Correspondent, Mumbai
Rina's Feed
May 18, 2010
via India Insight

Sympathy for the devil? Maoist supporters get flak

Photo

Hours after Maoist rebels detonated a landmine under a bus in central India on Monday, killing about 35 people including policemen, Home Minister Palaniappan Chidambaram was unapologetic in his criticism of civil society organisations that he said were getting in the way of the state’s efforts to contain the rebels.

It is “almost fashionable” to be sympathetic to the Maoist cause, Chidambaram said in an interview to NDTV news channel.

May 18, 2010
via India Insight

Environmentalists cheer news of scrapping of power project

Photo

Environmentalists are hailing news that India’s ministry of environment and forests has scrapped a proposed power plant by Larsen & Toubro in eastern India close to a nesting ground for endangered Olive Ridley turtles.

But Greenpeace is quick to point out that there are ports proposed near all of Orissa’s mass nesting areas, and that these should be denied permission, as well.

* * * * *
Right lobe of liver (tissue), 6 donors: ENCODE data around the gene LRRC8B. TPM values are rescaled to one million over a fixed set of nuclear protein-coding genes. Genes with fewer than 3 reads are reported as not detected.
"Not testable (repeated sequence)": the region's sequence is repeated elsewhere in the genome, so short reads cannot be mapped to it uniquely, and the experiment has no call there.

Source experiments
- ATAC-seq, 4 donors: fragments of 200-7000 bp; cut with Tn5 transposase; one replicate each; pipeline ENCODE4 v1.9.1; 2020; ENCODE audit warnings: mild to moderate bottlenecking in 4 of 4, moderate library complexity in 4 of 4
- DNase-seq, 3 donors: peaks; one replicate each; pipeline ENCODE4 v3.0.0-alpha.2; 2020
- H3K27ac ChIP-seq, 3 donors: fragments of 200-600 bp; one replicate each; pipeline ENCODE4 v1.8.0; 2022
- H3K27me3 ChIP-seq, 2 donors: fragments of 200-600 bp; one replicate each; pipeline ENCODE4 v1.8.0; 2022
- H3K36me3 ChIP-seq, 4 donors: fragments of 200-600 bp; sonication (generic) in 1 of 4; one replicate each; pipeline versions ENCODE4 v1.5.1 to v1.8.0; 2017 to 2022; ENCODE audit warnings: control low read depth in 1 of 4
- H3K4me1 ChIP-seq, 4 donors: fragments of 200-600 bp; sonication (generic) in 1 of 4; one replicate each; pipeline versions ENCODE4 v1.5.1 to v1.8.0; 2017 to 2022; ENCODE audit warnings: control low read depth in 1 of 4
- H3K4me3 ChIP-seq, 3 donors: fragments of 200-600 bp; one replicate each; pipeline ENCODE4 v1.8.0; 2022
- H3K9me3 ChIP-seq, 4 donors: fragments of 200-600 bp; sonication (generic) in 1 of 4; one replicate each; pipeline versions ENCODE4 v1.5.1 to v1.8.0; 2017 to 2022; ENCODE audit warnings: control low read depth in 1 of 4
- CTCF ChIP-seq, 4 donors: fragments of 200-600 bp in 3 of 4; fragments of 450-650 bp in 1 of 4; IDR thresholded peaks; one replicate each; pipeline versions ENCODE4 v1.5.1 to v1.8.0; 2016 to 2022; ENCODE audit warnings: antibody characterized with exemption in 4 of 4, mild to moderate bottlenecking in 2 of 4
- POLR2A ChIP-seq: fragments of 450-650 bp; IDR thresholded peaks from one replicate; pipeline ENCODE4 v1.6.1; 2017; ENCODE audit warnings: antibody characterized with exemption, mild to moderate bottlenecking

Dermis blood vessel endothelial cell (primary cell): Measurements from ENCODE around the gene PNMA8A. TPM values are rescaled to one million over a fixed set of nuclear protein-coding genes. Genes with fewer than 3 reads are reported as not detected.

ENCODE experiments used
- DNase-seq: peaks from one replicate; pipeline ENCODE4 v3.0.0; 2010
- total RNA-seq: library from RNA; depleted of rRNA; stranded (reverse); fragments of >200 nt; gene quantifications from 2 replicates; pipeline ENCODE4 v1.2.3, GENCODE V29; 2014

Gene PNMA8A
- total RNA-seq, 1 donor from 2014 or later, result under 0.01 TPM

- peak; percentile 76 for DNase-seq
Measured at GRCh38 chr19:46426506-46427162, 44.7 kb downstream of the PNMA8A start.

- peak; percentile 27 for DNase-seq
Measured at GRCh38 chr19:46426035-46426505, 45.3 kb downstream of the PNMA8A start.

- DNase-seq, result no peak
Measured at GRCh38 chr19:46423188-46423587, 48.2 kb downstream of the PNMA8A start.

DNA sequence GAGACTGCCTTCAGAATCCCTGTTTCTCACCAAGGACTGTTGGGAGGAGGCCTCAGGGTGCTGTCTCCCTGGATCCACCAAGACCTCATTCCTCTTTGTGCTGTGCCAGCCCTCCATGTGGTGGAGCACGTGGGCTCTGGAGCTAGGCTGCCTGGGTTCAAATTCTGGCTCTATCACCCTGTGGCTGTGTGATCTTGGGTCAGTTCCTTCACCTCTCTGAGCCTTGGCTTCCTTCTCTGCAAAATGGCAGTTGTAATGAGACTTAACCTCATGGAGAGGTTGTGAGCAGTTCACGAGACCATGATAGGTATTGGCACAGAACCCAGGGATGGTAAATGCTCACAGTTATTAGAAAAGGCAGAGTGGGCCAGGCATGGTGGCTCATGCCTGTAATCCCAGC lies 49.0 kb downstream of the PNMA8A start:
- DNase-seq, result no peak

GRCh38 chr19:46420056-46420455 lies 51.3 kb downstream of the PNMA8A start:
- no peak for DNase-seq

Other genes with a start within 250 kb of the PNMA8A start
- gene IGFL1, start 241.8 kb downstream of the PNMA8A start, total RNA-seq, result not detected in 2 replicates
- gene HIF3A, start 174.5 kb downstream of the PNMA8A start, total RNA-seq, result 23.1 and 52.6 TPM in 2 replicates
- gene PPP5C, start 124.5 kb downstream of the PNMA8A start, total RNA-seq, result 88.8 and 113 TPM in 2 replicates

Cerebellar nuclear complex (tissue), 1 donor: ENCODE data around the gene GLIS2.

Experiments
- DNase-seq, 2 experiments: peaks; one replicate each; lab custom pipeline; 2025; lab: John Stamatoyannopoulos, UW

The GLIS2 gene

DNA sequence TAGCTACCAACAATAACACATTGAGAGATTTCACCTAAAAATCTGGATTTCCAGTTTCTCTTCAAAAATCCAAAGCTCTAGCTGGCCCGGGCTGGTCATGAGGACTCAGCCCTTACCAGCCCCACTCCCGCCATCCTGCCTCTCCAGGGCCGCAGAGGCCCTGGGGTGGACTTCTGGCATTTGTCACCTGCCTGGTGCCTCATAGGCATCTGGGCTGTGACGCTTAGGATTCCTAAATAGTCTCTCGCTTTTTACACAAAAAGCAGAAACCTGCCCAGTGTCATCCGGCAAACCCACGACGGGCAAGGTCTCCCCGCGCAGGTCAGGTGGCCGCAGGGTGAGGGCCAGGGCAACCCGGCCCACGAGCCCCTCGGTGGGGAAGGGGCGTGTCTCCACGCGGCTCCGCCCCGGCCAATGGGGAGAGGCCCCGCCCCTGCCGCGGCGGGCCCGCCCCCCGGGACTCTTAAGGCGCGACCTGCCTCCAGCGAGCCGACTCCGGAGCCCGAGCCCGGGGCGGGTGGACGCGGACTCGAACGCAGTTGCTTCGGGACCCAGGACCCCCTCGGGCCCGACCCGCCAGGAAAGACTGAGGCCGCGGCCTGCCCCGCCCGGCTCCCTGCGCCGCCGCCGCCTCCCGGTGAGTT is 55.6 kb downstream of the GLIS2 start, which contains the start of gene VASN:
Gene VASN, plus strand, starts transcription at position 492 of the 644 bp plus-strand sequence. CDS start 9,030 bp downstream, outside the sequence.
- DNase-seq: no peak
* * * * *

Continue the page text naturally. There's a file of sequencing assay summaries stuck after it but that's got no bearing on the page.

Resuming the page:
May 12, 2010

Wal-Mart steps up India rollout, hopes rules ease

NEW DELHI (Reuters) – Wal-Mart Stores Inc, the world’s biggest retailer, will accelerate its rollout of wholesale stores in India, a crucial growth market that has long frustrated overseas operators with restrictive rules.

Raj Jain, chief of Indian operations for Arkansas-based Wal-Mart, said the firm now expects to open 10-12 wholesale centres in India over two-to-three years, from an earlier target of five years, as real estate prices have become more attractive and it gains confidence in operating in the country.

May 12, 2010

Carrefour to open 4-5 India outlets in 2010-sources

MUMBAI/NEW DELHI, May 11 (Reuters) – Carrefour <CARR.PA>,
the world’s No.2 retailer, will enter the India market in July
with its first cash-and-carry outlet, in New Delhi, followed by
3 or 4 other wholesale outlets around the country by year-end,
people familiar with the matter said on Tuesday.

The French retail giant, which has been looking to break
into fast-growing but restrictive India for seven years, has
secured properties in New Delhi, Bangalore, Chennai and
Hyderabad and will soon sign for one in western Mumbai, two
sources with direct knowledge of the matter told Reuters.

May 11, 2010

Carrefour sees hopeful signs in India market